Thursday at noon the Metro Board is holding a workshop on the recent audit of the security contract it has with the Los Angeles County Sheriff’s Department (LASD). The unit of the LASD that handles the contract is known as Metro Transit Services which has an online presence on Facebook, Twitter and nixle.
In 1997 Metro’s Police Department was replaced by a partnership of the Los Angeles Police Department and Los Angeles Sheriff’s Department. Then in 2003 when it was due to be renewed LASD was able to freeze out the LADP and take over the entire contract, which they have held since that time via periodic renewals. For the period of July 2013-June 2014 LASD received $83,855,638 for the contract.
Earlier this year, I was elated to learn (via this comment made by taipan85 to my piece on the Metro fare restructuring proposal) that an audit was underway in response to a motion (#21) made in June 2013 by then Metro Board member Mel Wilson. At that time, Wilson was chair of the Metro Finance, Budget and Audit Committee. Wilson stated that in the prior year various troubling Sheriff’s Department items came before his committee, so he decided that a thorough audit was called for to see if other aspects of the LASD’s performance were similarly inadequate.
The establishment of the partnership and then the LASD getting the entire contract were during the years I attended Metro Board meetings. As I watched this unfold, it became clear that the entire process was extremely political and had little to do with providing the best policing services for Metro patrons. The audit and the follow-up peer review, facilitated at the request of Metro CEO Art Leahy, by the American Public Transportation Association (a trade group), confirm my long-held suspicions of how poorly the LASD has been fulfilling the contract.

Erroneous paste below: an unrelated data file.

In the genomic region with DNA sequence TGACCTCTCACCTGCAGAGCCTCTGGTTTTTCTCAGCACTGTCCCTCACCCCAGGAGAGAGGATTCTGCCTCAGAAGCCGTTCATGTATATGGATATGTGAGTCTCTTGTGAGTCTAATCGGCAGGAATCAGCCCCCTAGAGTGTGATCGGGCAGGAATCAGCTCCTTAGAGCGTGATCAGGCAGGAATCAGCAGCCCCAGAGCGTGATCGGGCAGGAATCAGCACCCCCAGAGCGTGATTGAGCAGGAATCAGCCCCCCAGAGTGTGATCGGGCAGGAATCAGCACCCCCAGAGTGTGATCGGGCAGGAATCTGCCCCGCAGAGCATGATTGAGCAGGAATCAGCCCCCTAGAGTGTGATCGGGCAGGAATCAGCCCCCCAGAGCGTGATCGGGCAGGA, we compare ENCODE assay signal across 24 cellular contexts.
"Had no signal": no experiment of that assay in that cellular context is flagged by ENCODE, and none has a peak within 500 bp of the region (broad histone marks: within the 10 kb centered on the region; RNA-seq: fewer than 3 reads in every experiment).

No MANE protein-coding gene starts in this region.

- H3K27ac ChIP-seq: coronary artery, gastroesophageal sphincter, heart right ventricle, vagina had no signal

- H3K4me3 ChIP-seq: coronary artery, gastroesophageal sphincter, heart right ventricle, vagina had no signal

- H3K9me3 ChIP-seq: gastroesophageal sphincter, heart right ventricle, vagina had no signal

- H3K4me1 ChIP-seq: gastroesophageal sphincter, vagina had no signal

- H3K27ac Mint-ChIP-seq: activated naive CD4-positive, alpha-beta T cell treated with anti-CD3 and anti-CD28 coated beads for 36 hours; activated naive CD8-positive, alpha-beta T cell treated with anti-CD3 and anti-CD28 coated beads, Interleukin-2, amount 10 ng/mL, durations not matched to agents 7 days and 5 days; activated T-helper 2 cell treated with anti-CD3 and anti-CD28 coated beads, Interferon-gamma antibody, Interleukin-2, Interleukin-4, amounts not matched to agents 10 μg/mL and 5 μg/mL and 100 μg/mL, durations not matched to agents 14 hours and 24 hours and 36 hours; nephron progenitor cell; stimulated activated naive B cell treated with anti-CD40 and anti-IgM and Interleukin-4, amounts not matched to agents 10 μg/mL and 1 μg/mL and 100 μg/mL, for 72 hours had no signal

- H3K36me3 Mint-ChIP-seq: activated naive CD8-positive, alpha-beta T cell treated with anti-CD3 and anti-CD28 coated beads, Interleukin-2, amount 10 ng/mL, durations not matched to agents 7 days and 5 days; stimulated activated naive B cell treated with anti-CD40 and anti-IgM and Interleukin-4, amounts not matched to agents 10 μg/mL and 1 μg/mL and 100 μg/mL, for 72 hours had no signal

It is dismaying that the staff report for the meeting Thursday glosses over the depth of the problems with claims of recent improvements and opportunities. This begs the question: would these recent improvements have occurred if Wilson had not requested the audit?
These improvements are undertaken as the contract is coming up for renewal, and LASD no longer can assume renewal will be a rubber stamp. LASD’s creation of a Transit Policing Division looks like an acknowledgement the LASD has not been doing the job, and are hastily trying to clean up their act. I have to imagine that the three responses to the request of interest regarding the new transit policing contract are making LASD nervous. If LASD is one of the three, who are the other two?
The current LASD contract extension expires on Dec. 31st. I will be curious how this all plays out.
I will be attending the meeting on Thursday, and will use my 60 seconds of public comment to remind the Metro Board that they should have been asking questions years ago about this situation. Metro boardmembers shouldn’t expect to squirm out of responsibility with self-serving blog posts that laud “tough reforms” when the Board deserves no credit for allowing this mess to fester. I expect that boardmembers may be likely to launch into their best Captain Renault imitations with protestations they are “Shocked! Shocked! Shocked!” at the audit’s findings! Then they will attempt to make a big deal about improvements and avoid questions about how they happened and who is to blame for the years of mis-management and sub-standard performance.
BTW, though it is a public document, the actual full audit document heretofore hadn’t been made available online. I had to go down to Metro’s Record Management Department with a flash drive to obtain it and then post it at this link provided above. Because I thought we deserved to be able to see the report instead of relying on descriptions in staff reports and coverage in the media.